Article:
The Possibility of Evil by Shirley Jackson

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What is the purpose of the letters that Miss Strangeworth sends in "The Possibility of Evil"?

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It would appear that Miss Strangeworth does not understand her own motive or motives for writing her anonymous letters. She rationalizes that it is her civic duty to keep the citizens of her town alerted to the possibilities of evil threatening them personally. She is the last surviving member of the town's founding family and is exceptionally proud of that distinction—although it means little to anybody else. She is just a lonely old maid who has nothing to do with her time and has to make up activities to fill her days. A good example of this is the way she goes grocery-shopping practically every day and buys in very small quantities so that she will have to keep coming back and have at least one thing to do. She thinks she is so important as a person and as a customer that the store-owner Mr. Lewis should remember that she always buys a small quantity of tea on Tuesdays.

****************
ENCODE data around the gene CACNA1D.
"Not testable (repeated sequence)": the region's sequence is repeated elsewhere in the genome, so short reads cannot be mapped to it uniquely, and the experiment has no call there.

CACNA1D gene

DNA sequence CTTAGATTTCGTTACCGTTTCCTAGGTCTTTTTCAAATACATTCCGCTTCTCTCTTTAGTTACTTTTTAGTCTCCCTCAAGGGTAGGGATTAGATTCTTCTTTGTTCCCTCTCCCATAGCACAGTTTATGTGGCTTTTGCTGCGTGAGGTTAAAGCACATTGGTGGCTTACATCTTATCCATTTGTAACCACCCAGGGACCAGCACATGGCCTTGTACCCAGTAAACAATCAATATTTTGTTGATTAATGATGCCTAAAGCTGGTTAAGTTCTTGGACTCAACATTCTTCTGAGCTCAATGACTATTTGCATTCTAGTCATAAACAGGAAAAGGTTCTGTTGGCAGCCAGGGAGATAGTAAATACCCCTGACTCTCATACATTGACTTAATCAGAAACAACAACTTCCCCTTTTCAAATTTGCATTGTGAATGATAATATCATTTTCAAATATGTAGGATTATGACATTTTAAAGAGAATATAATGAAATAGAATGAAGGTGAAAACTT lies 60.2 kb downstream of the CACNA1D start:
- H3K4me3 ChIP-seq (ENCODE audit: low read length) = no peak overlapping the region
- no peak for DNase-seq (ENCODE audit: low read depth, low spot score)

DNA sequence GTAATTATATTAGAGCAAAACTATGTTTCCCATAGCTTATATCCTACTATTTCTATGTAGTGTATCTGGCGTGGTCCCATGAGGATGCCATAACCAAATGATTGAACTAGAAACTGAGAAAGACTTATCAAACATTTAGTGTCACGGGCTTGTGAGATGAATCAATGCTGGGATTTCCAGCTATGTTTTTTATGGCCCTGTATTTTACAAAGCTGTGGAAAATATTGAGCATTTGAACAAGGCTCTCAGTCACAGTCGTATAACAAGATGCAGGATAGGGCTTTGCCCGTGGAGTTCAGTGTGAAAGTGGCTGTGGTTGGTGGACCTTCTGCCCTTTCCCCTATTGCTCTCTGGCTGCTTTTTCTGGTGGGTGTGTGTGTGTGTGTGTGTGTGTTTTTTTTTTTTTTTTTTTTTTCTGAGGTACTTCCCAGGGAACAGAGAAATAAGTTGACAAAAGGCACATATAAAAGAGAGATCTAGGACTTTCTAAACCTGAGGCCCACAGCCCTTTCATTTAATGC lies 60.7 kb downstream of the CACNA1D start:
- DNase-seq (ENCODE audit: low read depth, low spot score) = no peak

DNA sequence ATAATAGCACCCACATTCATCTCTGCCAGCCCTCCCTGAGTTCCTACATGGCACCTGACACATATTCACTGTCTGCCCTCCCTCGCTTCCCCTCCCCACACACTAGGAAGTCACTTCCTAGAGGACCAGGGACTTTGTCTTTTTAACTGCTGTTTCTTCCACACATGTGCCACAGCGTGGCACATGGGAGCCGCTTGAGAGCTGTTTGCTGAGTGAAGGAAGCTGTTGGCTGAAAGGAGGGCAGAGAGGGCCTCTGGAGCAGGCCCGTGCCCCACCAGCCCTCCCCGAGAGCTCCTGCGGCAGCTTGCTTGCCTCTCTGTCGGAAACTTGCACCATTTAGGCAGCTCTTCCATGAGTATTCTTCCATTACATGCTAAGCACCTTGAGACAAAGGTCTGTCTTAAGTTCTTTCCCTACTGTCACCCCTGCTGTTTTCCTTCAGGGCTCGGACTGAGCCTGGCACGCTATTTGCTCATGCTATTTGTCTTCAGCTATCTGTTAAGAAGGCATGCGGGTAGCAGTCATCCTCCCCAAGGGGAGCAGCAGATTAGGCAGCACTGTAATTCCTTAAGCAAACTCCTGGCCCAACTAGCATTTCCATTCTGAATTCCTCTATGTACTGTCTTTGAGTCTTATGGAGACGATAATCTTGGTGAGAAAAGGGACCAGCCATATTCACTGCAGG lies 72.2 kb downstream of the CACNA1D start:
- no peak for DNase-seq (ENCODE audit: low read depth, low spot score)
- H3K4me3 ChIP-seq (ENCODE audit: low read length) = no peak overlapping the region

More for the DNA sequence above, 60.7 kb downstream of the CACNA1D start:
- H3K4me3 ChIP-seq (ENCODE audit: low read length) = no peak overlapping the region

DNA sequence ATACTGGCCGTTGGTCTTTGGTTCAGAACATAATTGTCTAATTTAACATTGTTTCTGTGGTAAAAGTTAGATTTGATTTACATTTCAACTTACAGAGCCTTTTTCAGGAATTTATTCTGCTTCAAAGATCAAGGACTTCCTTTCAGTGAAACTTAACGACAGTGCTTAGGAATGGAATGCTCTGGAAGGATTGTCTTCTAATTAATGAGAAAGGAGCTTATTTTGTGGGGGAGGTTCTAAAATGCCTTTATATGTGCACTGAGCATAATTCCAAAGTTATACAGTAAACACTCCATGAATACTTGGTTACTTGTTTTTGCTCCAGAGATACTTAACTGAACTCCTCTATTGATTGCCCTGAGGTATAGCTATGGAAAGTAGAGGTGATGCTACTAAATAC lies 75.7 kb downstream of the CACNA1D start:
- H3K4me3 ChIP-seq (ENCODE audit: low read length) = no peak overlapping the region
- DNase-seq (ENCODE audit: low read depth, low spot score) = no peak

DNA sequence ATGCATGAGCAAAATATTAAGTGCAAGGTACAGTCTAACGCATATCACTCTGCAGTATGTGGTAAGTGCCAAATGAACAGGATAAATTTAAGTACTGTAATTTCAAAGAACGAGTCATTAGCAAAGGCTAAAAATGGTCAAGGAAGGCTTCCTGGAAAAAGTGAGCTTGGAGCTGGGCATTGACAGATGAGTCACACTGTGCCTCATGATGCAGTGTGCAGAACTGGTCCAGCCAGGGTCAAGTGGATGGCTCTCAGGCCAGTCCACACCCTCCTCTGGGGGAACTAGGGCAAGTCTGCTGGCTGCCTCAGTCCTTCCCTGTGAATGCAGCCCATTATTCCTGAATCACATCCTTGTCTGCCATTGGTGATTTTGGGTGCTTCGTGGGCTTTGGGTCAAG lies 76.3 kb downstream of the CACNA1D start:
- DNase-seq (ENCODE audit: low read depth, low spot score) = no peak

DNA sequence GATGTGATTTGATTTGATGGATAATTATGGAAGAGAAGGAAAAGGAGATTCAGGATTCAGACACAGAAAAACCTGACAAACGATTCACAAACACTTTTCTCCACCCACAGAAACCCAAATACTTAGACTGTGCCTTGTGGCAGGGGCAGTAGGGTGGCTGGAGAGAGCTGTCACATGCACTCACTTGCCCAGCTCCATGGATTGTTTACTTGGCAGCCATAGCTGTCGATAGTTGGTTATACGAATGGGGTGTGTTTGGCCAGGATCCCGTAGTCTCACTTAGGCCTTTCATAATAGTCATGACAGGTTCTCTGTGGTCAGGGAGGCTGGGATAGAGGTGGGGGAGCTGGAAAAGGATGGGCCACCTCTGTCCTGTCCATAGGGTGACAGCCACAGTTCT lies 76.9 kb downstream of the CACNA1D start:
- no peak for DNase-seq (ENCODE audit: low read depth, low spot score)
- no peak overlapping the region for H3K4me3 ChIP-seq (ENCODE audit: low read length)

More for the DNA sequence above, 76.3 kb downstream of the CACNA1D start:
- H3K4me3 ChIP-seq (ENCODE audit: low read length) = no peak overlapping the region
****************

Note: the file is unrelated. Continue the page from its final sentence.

"Imagine your forgetting that I always buy my tea on Tuesday," Miss Strangeworth said gently. "A quarter pound of tea, please, Mr. Lewis."

There is no reason why she couldn't buy a full pound of tea once a month, but this gives her an excuse to keep coming back. Time weighs heavily on her hands. She has only discovered the pleasure of writing her poison-pen letters in the past year. They give her something to do, and she can tell herself that she is contributing to the welfare of the community. She cannot realize that she is a busybody and a troublemaker. Her letters are doing no good, only harm. Much of the evil she suspects in others is a...

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